February 25, 2024 – 2 Samuel 23 – 24

Lesson Date: February 25, 2024

Focal Scripture Passage: 2 Samuel 23:1-5; 24:1-4, 10-25

AIM: To lead students to discover both the bad costs of David’s sin and the good costs he was willing to pay to worship God, and to encourage them to give their very best to the Lord.


Before class: Read the notes on 2 Samuel 23 – 24 found in the Sunday School Teacher Book.  Get enough copies of the handout containing the words of the hymn, “Give of Your Best to the Master  for your anticipated attendance.


INTRODUCTION (Create Learning Readiness): Tell the following story:

Bud called his pastor at home one evening.  “Preacher,” he said, “what time will you be down at the church tomorrow morning?  I’ve got a couple of things to bring you.”  The pastor agreed to meet Bud at 8:30 the next morning.

At 8:30 sharp Bud backed his truck up to the church office door.  As the pastor walked out to greet Bud, he noticed some large items covered with a tarp in the bed of the truck.  “Preacher, we were cleaning out the basement and found a couple of things that might be useful here at church.  Help me unload ‘em.”  The pastor was speechless as he helped Bud unload an old console TV with rabbit ears and an ancient upright piano that was missing several keys.  “I thought maybe you could use ‘em in the children’s department,” Bud said.

The pastor was wondering how soon he could graciously get rid of the useless items when Bud asked one more question: “Oh, by the way, Preacher, could you give me a receipt so I can claim this as a charitable donation on my taxes?

Tell the class it is not uncommon for people to donate their unwanted junk to the church.  State that in the same way, some people feel they have done God a big favor if they drop a $10 bill in the offering plate.

Tell the students the title of today’s lesson is Bad Costs and Good Costs.  Tell them we will learn about some bad costs and some good costs that King David paid, and we will also examine our hearts to see if we are giving our best to the Lord.



  1. Review.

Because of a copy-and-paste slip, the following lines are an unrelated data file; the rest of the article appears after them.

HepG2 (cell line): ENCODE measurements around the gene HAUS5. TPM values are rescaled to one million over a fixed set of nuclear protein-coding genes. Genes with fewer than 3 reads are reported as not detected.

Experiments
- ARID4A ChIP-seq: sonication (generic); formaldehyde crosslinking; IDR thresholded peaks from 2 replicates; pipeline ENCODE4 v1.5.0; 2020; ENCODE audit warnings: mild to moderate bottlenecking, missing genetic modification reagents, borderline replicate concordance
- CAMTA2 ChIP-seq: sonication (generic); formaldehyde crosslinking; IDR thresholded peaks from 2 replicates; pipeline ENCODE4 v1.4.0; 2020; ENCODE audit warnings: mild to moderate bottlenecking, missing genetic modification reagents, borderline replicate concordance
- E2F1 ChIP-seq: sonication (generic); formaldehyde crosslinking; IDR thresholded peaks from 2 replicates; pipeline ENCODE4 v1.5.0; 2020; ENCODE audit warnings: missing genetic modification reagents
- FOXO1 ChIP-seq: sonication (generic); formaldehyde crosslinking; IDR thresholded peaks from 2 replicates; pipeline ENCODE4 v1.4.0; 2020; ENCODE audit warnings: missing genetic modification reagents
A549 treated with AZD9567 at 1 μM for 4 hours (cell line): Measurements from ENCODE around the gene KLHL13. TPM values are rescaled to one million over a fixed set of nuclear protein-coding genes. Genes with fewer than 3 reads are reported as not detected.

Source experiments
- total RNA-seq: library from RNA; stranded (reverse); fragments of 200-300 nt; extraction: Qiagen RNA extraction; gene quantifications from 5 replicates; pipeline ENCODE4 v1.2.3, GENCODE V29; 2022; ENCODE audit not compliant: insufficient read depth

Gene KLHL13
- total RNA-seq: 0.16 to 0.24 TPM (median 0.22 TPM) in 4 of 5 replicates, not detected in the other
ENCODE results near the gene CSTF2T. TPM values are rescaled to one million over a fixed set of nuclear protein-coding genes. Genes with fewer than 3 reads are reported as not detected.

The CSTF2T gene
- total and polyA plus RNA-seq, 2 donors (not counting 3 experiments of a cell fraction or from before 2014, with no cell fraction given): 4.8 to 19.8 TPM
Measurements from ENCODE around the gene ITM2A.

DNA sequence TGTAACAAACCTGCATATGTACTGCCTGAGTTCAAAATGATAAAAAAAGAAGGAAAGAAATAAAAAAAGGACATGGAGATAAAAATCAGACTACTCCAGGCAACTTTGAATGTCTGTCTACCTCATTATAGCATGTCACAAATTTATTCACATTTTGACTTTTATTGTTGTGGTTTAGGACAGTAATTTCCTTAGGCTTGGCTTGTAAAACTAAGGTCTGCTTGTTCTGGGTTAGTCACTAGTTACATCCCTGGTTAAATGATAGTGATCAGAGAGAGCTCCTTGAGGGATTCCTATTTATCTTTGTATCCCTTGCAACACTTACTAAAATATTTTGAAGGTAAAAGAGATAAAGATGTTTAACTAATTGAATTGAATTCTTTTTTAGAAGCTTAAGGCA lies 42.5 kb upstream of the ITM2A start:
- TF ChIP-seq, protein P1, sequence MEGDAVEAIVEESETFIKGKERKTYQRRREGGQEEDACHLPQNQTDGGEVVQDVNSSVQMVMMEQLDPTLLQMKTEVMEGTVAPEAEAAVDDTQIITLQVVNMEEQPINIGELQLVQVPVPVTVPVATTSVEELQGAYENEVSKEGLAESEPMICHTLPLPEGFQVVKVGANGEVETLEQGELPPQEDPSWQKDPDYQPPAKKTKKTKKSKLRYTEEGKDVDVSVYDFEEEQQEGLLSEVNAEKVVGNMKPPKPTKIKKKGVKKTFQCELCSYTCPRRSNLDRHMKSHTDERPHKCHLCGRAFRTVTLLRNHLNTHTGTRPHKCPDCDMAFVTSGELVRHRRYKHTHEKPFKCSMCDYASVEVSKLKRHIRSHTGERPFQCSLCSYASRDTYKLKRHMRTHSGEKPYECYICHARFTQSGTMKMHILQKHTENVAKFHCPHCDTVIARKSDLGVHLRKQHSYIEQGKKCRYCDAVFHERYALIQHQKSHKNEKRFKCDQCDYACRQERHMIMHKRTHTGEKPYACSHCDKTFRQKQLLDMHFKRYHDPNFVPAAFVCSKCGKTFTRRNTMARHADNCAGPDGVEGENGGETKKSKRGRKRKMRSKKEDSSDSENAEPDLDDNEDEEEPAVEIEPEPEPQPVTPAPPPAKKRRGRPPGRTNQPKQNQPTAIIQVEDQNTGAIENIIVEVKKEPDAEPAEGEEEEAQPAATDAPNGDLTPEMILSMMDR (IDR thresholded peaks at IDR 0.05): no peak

• Tell the class this is our last lesson from the book of 2 Samuel.
    • Ask: “What was last week’s lesson about?” (Costs of a Broken Promise; we discovered some terrible costs of a single broken promise).
    • Be sure everyone has a copy of the new Sunday School Member Quarterly for the Spring quarter.
    • Tell them next week we begin a study of the Old Testament books of Jonah and Proverbs.
  2. David’s Last Official Words.
    • Explain the following:
      • King David was nearing the end of his life.
      • Chapter 23 records his last official words as king.
      • These were David’s last official words, but he spoke again in chapter 24 and his death is not recorded until the second chapter of 1 Kings.
    • Ask a volunteer to read 2 Samuel 23:1-3.
    • Ask: “What four things does verse 1 say about David?” (he was the son of Jesse, he was raised up on high by God, he was anointed by God, and he was the “sweet psalmist of Israel”).
    • Ask: “According to verse 3, what two things did David say were necessary to rule over men?” (justice and the fear of God).
    • Ask a volunteer to read 2 Samuel 23:4-5.
    • Tell the class in verse 4, David said that a godly leader is a blessing to his people.
    • Stress the fact that we must pray that our elected leaders will be godly and just, because such leaders will bless us and our nation.
    • Ask: “According to verse 5, what did David realize about himself and his house?” (neither he nor his family was worthy to lead God’s people).